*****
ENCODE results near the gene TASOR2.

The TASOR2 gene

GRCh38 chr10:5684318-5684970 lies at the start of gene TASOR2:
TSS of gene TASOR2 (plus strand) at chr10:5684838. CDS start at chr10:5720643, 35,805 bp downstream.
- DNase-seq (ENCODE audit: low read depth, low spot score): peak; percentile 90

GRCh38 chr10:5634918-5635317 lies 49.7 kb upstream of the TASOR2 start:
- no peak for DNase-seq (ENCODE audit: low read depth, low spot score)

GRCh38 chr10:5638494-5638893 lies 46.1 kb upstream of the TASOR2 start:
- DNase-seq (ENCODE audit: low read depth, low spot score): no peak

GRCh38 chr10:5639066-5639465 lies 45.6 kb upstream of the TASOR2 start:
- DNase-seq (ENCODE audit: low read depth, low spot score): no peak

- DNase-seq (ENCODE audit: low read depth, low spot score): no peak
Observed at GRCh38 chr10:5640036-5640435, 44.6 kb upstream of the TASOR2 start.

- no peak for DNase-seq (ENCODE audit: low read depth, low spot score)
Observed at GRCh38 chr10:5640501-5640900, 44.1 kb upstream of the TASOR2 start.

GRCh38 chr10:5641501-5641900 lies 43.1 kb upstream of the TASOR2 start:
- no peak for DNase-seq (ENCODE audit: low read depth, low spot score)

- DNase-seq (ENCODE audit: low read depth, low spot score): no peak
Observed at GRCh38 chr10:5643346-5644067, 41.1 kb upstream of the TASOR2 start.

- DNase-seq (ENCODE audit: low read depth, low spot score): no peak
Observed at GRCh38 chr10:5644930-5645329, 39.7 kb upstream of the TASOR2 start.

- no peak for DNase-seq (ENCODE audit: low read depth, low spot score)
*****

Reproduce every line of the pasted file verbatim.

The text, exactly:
ENCODE results near the gene TASOR2.

The TASOR2 gene

GRCh38 chr10:5684318-5684970 lies at the start of gene TASOR2:
TSS of gene TASOR2 (plus strand) at chr10:5684838. CDS start at chr10:5720643, 35,805 bp downstream.
- DNase-seq (ENCODE audit: low read depth, low spot score): peak; percentile 90

GRCh38 chr10:5634918-5635317 lies 49.7 kb upstream of the TASOR2 start:
- no peak for DNase-seq (ENCODE audit: low read depth, low spot score)

GRCh38 chr10:5638494-5638893 lies 46.1 kb upstream of the TASOR2 start:
- DNase-seq (ENCODE audit: low read depth, low spot score): no peak

GRCh38 chr10:5639066-5639465 lies 45.6 kb upstream of the TASOR2 start:
- DNase-seq (ENCODE audit: low read depth, low spot score): no peak

- DNase-seq (ENCODE audit: low read depth, low spot score): no peak
Observed at GRCh38 chr10:5640036-5640435, 44.6 kb upstream of the TASOR2 start.

- no peak for DNase-seq (ENCODE audit: low read depth, low spot score)
Observed at GRCh38 chr10:5640501-5640900, 44.1 kb upstream of the TASOR2 start.

GRCh38 chr10:5641501-5641900 lies 43.1 kb upstream of the TASOR2 start:
- no peak for DNase-seq (ENCODE audit: low read depth, low spot score)

- DNase-seq (ENCODE audit: low read depth, low spot score): no peak
Observed at GRCh38 chr10:5643346-5644067, 41.1 kb upstream of the TASOR2 start.

- DNase-seq (ENCODE audit: low read depth, low spot score): no peak
Observed at GRCh38 chr10:5644930-5645329, 39.7 kb upstream of the TASOR2 start.

- no peak for DNase-seq (ENCODE audit: low read depth, low spot score)